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View Diary: Anticapitalist Meetup: So You Say You Want a Revolution? (54 comments)

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  •  Germany had limits. (7+ / 0-)
    One of the constant surprises of reading up on the period for my ongoing novels has been the discovery that the threat of Germany at the time of WWII has been constantly overplayed by Anglo-American post-hoc propaganda.  In fact, Germany was constantly on the ropes economically from Hitler's push for all-out war, strapped for manpower, and internally divided among factions who planned and attempted his assassination on numerous occasions.  Although a genuine threat to Poland, France, and the Balkans, Germany simply lacked the resources necessary to conquer the world, at least in Hitler's generation.  Their ideal scenario, which was just barely achievable, was to unite with Austria, re-conquer the lands of the Austro-Hungarian Empire lost after WWI, and gobble up Poland and the Ukraine, which had been German areas of influence well into the nineteenth century. They would have needed to make a treaty with Russia somewhere along the longitude of Moscow in any event.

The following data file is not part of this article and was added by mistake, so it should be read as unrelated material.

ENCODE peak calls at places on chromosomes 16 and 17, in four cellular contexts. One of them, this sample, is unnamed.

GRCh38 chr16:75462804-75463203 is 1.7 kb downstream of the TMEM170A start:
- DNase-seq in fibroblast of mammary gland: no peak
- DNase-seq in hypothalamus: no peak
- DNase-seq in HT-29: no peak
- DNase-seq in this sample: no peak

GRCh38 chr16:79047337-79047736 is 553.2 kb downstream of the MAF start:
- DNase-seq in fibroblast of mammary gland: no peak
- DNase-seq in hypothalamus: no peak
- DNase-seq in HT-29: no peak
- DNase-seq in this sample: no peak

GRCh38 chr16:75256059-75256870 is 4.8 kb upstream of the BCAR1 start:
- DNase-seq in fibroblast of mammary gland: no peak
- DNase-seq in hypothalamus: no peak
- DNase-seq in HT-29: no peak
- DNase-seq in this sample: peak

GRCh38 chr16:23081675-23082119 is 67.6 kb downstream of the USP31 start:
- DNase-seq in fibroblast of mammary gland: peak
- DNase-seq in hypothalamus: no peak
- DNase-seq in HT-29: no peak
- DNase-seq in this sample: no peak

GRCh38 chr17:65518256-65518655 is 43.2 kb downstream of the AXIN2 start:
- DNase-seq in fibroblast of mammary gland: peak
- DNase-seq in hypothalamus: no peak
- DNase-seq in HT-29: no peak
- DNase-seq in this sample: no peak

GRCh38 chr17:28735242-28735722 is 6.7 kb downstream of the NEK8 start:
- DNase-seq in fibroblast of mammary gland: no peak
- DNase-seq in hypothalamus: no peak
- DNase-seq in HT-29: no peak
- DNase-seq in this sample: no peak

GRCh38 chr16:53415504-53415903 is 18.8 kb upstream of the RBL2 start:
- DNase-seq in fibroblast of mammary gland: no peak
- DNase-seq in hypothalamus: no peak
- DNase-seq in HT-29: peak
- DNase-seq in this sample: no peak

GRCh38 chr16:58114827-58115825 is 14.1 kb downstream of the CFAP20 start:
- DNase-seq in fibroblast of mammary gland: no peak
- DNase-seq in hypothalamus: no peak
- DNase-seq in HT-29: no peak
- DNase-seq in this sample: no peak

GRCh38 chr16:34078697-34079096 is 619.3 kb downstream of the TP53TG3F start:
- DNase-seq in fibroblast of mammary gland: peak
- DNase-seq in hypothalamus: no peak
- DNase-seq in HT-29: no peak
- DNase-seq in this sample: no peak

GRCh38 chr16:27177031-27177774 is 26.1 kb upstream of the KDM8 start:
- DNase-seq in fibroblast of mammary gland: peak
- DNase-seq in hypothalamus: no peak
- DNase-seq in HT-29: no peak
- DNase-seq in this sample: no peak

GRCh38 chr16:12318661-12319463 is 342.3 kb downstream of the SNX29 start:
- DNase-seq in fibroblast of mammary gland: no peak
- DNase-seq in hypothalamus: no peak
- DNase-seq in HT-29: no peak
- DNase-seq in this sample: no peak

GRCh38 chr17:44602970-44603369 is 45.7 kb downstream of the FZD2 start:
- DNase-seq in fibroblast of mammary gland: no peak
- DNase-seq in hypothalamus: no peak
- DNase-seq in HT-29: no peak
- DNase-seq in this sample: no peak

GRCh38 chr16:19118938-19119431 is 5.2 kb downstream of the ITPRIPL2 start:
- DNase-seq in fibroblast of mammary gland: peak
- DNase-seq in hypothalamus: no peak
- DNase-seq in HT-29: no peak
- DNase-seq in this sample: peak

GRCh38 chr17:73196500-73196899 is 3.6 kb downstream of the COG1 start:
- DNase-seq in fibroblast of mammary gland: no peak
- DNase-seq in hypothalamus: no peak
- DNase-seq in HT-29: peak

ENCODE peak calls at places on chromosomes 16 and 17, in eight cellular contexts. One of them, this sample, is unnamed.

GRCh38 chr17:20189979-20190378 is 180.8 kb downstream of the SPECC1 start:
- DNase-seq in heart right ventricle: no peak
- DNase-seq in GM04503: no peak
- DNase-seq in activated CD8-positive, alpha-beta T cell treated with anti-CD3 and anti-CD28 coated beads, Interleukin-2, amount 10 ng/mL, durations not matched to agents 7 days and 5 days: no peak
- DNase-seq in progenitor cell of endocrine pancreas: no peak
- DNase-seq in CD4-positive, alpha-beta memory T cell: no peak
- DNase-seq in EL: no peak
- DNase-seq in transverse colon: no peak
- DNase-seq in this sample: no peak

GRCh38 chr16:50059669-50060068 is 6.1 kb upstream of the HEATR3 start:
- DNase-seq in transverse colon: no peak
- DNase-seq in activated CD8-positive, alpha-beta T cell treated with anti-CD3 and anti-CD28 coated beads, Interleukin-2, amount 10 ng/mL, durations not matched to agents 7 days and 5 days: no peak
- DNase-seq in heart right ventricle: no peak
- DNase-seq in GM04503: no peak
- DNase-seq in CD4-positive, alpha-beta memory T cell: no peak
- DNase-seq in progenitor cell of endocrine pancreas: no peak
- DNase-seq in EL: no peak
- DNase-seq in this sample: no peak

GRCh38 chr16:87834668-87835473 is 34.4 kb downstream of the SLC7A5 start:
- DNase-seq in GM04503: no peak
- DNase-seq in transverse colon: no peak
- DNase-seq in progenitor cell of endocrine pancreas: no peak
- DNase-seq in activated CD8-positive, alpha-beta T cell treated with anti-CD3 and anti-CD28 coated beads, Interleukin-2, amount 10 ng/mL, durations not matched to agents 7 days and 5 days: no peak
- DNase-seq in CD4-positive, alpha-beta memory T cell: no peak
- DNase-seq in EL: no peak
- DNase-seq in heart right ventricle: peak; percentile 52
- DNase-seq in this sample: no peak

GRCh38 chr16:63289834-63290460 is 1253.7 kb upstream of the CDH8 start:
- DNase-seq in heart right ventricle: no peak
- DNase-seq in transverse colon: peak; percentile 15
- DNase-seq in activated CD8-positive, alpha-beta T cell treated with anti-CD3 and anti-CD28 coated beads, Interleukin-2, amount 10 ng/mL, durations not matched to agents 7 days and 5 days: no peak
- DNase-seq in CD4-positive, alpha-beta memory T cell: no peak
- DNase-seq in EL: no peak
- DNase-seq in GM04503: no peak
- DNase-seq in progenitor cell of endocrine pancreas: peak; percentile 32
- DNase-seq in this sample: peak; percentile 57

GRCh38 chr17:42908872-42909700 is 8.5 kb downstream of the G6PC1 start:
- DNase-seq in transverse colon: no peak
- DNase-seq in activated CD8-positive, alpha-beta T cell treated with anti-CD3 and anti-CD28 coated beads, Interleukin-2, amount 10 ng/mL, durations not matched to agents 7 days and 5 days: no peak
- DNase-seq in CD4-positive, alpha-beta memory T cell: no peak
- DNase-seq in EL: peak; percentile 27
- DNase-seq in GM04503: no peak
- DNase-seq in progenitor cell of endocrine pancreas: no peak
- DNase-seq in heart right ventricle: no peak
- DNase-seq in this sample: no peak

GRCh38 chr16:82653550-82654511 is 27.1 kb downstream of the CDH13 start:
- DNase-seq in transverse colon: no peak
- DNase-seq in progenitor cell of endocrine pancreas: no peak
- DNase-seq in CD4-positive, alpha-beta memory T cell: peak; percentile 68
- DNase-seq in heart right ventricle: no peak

Realistically, Germany allowed the continuance of a puppet Vichy France because, among other things, it allowed them to leave internal control of that area to local sources of manpower and management.  They would not have had the resources to control not only the south of France, but an economically backward and rebellious Spain.  Having a technically neutral but supportive local dictatorship willing to trade with them gave them the best bargain they could have hoped for.  Gilbraltar wasn't really a possibility; the Suez Canal represented a much better opportunity for cutting England's lifeline to India. Spain was much more of an interest for Mussolini, who was the original outside supporter of Franco's coup.

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